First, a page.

A Closer Look at Some Pieces
Project: Cornell Athletics, Varied Audiences
For Kids, Students, Alumni
Poster: Kids Day
I illustrated and designed this poster for Cornell Lacrosse Kids Day. It was given out to all children at the game, and they could get it autographed by the players after.
I worked with Cornell Athletic Department to use their official logo (though edited to fit the poster theme) and with Cornell Print Shop to create the hard copies.
Audience: Kids and fans
Student Tee Shirt
How to make one design work for Men’s and Women’s lacrosse?
Using a playing card theme, I designed an ink illustration to be used on tee shirts for both women’s lacrosse and men’s lacrosse while also keeping the two programs united.
Image can be flipped so female or male bear is upright.
Audience: Current college students
Fine Art Prints
First is a mixed media (pen, ink, digital) rendering of the history of Cornell Lacrosse. It depicts players from 1970 thru the present on the filed, together, in their respective primes.
I worked with a respected giclee printer to create high quality LE art prints and canvas prints
Audience: Alumni and fans
Along with the above image came a series of prints (mixed media, ink and digital) and note cards depicting the current team.
Audience: Parents, alumni, fans
Lacrosse + Mascot = LAXcot
Too many team mascots are clip art copies of the same bulldog the team across town uses, the same screaming eagle face of a dozen other football teams. Laxcots are not that. Each hand drawn in a unique pose and colored digitally, a laxcot can represent your team’s grit, style, and history.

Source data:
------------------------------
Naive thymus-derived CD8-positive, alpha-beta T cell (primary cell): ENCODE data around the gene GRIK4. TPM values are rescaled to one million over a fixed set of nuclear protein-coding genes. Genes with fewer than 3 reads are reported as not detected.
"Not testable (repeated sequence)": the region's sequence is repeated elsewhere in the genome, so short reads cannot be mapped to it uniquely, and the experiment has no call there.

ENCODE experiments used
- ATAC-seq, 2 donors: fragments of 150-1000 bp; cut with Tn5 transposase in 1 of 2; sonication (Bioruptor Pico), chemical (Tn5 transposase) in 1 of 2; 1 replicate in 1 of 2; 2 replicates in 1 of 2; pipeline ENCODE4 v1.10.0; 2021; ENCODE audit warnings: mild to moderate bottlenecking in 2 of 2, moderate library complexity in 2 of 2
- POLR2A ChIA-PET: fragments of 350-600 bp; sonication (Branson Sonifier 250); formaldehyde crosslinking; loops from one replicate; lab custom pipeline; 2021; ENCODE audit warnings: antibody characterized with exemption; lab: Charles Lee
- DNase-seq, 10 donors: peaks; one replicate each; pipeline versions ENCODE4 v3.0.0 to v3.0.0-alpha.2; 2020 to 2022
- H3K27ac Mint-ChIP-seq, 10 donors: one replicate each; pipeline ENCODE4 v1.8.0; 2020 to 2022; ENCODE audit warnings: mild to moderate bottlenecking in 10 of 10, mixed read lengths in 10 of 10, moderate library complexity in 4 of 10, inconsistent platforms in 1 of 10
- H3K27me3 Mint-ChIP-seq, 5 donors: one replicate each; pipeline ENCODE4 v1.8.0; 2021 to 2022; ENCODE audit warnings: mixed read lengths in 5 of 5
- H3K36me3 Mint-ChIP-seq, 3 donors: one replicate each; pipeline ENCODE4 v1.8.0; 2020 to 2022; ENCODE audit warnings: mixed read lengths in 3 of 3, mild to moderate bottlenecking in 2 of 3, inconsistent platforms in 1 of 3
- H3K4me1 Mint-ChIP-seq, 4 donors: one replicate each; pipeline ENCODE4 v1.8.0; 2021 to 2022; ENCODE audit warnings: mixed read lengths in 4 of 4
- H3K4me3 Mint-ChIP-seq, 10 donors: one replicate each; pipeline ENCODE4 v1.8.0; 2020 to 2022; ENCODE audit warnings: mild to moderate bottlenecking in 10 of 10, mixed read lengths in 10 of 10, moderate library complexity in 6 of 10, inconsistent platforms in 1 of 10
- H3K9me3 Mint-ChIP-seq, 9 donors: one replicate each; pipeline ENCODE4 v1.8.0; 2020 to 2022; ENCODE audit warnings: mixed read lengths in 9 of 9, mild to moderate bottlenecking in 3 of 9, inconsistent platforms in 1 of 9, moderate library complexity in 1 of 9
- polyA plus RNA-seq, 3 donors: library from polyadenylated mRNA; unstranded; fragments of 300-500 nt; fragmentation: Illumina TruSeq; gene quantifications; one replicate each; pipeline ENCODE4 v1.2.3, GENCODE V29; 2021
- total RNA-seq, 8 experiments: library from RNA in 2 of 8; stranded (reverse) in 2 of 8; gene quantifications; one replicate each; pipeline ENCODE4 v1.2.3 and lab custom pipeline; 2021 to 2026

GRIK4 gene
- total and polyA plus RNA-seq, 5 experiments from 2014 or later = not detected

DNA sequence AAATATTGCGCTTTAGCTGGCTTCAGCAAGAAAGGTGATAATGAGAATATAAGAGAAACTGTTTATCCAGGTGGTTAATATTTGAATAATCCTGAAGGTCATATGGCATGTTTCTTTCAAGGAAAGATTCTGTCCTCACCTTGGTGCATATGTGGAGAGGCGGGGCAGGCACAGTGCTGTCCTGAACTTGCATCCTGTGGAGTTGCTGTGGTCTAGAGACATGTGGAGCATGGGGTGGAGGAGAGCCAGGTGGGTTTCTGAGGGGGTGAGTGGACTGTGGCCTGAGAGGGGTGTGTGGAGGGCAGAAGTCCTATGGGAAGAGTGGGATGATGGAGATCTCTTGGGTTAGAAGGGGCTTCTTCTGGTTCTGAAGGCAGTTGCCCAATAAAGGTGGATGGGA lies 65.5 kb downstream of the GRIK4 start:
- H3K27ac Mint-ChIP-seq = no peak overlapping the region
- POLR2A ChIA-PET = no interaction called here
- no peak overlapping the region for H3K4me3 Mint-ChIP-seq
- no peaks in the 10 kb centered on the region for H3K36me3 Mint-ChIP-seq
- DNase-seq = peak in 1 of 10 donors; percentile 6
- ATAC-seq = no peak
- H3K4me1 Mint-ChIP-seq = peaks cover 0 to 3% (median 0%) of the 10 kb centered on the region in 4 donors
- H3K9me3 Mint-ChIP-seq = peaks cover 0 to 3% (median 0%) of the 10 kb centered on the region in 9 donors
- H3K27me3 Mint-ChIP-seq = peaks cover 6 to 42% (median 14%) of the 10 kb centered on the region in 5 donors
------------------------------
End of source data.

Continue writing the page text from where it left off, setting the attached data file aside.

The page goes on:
In 2018, I ran a successful Kickstarter in which backers could receive a sheet of Laxcots decals and/or a custom laxcot of their own:
A video timelapse look at inking and coloring a laxcot:
Project: Cornell University Football 100 years
Having already done several pieces of art for Cornell depicting their iconic Schoellkopf Field with its crescent shaped stands, I was approached by an Alumnus and the Athletic Department about creating an image celebrating 100 years of Cornell Football on Schoellkopf Field.
Turns out, the Crescent was not part of the original 1915 design. And, in 1915, the Touchdown, the bear mascot, was not a costume but an actual cub. My reference photos for the project included images from the archives of Cornell sports as well as modern day.
As in many of my works (such as Red/White Scrimmage), I sought to blend past and present. In doing so, I felt it was important to use specific references from the 1915 season, not just allusions to the generic past.
The final image was used on programs and sold in limited edition prints.
Banner at the stadium
I worked with a national printer and the Athletic Department to get large banners printed and hung in the main arches of the stadium.